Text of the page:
Monday, May 23, 2011
By Paul Martin

By Attorney Jonathan Emord
May 23, 2011

President Obama’s government depends on the merger of big government and large industry through a classic quid pro quo. In exchange for industry leaders ceding to the government control over critical aspects of their business, the government erects anti-competitive regulatory barriers to market entry, thus giving the industry leaders above-market rates of return. The deal works well for the government and big industry but harms all others.

The President’s health reform law forces all Americans to buy health insurance, causing the insurance industry to experience an enormous windfall, adding upwards of forty million people to the ranks of the insured. In exchange for that massive increase in revenue, the government expects health insurers to offer qualified plans approved by the Secretary of Health and Human Services. In short, the government has bribed the industry into a cooperative relationship. Small insurance firms stand to lose out because they will not be able to afford compliance with all of the regulatory strictures that will be imposed and this too will benefit the larger firms.

The President’s banking reforms have caused the United States Treasury to exercise unprecedented control over lending practices by private financial institutions, turning them into quasi-governmental entities. The President’s reforms have also created a new federal regulatory agency with broad powers over credit card lending and other non-commercial lending. In exchange for cooperating with the government, the affected lending institutions are favored by the regulators, while those who present any opposition are encumbered with regulations that will reduce their ability to lend and compete.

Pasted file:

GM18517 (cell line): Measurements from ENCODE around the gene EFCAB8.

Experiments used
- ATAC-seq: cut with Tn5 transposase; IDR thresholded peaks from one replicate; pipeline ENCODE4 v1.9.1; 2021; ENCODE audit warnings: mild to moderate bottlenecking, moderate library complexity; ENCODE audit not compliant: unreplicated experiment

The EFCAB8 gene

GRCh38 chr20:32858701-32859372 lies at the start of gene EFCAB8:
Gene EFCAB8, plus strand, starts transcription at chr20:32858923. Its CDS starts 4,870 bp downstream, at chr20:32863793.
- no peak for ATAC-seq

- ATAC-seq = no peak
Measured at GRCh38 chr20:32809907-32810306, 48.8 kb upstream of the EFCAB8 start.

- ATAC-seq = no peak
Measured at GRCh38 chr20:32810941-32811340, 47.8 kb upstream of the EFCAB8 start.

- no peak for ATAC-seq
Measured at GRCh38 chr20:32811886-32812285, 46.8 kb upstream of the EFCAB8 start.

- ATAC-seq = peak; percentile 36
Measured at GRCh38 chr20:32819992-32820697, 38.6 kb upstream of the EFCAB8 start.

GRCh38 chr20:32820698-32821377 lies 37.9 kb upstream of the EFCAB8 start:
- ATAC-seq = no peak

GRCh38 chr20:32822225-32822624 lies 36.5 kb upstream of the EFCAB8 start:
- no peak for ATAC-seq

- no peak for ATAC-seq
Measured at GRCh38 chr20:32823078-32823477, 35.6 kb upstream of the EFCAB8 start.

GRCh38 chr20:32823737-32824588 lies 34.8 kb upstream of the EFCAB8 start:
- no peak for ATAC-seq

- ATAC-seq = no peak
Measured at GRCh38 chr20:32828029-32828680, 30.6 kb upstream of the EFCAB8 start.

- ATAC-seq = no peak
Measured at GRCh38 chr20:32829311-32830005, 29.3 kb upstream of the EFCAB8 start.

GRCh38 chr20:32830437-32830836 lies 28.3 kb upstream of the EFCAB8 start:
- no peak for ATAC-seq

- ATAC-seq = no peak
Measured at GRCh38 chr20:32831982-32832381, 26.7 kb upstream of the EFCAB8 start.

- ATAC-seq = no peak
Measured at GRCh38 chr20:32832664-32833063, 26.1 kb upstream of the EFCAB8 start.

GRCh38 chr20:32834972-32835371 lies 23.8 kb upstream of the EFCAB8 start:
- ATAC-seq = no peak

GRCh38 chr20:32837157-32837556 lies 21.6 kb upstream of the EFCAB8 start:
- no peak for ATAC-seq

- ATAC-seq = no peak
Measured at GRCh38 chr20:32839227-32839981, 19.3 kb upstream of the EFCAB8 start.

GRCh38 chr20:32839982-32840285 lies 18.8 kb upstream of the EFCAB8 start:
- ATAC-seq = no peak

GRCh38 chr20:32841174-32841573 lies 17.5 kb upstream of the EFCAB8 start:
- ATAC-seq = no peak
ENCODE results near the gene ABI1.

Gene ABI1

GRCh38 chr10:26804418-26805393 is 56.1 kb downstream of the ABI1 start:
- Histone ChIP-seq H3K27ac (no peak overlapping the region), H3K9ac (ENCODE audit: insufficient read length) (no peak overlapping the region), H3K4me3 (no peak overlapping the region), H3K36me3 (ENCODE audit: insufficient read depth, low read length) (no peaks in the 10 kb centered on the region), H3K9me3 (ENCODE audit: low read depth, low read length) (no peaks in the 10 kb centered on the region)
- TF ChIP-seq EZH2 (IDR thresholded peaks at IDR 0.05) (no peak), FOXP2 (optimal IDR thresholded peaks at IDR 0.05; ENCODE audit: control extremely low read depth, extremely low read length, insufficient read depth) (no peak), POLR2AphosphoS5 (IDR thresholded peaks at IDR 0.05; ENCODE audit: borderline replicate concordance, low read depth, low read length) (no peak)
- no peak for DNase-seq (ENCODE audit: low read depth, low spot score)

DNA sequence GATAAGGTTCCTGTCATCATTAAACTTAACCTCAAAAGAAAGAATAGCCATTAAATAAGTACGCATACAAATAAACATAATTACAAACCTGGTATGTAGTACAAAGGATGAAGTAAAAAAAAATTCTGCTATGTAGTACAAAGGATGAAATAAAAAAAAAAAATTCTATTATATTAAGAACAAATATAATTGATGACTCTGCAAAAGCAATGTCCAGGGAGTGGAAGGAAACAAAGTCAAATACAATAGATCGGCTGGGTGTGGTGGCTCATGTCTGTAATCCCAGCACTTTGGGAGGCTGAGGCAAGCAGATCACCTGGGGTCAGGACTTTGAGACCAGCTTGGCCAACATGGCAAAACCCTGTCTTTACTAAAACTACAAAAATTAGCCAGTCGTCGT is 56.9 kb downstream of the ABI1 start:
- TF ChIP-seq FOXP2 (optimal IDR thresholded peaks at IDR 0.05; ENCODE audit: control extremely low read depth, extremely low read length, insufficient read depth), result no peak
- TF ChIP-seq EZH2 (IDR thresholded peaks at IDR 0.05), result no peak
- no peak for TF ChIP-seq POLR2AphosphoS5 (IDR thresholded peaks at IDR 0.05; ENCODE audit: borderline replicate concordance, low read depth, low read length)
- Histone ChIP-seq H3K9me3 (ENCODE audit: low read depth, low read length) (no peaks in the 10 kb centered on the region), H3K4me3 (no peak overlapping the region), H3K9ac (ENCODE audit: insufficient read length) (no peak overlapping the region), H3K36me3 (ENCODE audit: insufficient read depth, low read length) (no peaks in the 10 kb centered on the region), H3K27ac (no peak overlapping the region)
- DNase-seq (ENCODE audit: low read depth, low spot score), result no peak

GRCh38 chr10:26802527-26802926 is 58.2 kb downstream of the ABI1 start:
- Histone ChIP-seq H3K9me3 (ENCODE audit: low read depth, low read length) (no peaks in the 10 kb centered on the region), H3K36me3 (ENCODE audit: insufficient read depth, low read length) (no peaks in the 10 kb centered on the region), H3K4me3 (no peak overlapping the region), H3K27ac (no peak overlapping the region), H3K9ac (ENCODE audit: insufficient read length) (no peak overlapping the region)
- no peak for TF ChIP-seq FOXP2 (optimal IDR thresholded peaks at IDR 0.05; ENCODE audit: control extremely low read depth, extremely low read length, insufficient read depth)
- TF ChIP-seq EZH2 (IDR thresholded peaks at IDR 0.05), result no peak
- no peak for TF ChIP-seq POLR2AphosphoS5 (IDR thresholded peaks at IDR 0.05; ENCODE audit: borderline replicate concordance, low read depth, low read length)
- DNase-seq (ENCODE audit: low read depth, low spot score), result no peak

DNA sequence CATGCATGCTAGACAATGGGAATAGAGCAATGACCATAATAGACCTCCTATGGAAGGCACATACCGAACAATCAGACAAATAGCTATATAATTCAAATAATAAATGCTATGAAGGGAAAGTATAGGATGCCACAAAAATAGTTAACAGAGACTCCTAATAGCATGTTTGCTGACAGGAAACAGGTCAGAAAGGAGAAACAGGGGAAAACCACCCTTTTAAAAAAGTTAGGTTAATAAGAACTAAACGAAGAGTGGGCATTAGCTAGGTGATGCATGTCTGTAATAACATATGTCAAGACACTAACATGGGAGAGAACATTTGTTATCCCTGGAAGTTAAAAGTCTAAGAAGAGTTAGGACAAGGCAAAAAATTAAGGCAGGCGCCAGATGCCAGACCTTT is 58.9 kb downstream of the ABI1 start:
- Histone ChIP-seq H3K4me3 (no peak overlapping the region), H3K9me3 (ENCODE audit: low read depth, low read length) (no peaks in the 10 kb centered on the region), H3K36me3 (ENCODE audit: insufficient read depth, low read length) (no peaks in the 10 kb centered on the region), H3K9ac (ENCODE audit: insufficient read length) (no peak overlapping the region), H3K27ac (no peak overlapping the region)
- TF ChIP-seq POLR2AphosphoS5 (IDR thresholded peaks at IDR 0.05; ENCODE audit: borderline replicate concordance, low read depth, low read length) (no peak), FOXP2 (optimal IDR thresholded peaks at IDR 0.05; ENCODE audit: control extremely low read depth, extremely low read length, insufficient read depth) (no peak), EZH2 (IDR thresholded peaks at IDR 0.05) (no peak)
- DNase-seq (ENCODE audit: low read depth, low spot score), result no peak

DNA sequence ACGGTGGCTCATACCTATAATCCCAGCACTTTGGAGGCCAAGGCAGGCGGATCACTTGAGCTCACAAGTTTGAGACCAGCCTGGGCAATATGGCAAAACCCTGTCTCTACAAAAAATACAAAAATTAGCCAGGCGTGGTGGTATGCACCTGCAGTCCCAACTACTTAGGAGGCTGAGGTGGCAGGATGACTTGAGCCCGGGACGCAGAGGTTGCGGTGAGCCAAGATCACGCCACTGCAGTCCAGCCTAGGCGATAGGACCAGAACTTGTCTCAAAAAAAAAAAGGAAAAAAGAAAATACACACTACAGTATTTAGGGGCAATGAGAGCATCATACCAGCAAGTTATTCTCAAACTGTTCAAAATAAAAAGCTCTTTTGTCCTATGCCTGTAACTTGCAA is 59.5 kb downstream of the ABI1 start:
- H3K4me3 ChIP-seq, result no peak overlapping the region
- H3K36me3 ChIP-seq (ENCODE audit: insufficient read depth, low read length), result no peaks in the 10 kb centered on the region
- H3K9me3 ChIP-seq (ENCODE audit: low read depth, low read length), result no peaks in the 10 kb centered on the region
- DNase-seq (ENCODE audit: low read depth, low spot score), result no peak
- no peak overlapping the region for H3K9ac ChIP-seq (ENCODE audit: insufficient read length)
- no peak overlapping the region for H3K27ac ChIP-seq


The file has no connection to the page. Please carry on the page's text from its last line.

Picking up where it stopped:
The President’s Commissioner of Food and Drugs has adopted, at the request of industry leaders, Good Manufacturing regulations for dietary supplements. It would have been simple for the government to require finished product testing to prove the absence of contaminants in dietary supplements, but that would give the federal government no leverage over the production, holding, and distribution of the products. Instead, FDA with the enthusiastic support of leading supplement companies chose to impose extremely costly process controls on the industry (regulating every aspect of production, holding, and distribution of the product). By the agency’s own admission, “140 very small and 32 small dietary supplement manufacturers will be at risk of going out of business” when the rules are fully implemented. The FDA estimates that full implementation will sacrifice some “2,500 workers [jobs].” The rules favor big industry (principally pharmaceutical companies that wish to dabble in national supplement sales) to the detriment of smaller firms. Use of the quid pro quo approach replaces a free market with a smaller body of tame regulatees who are pleased to do the government’s bidding.

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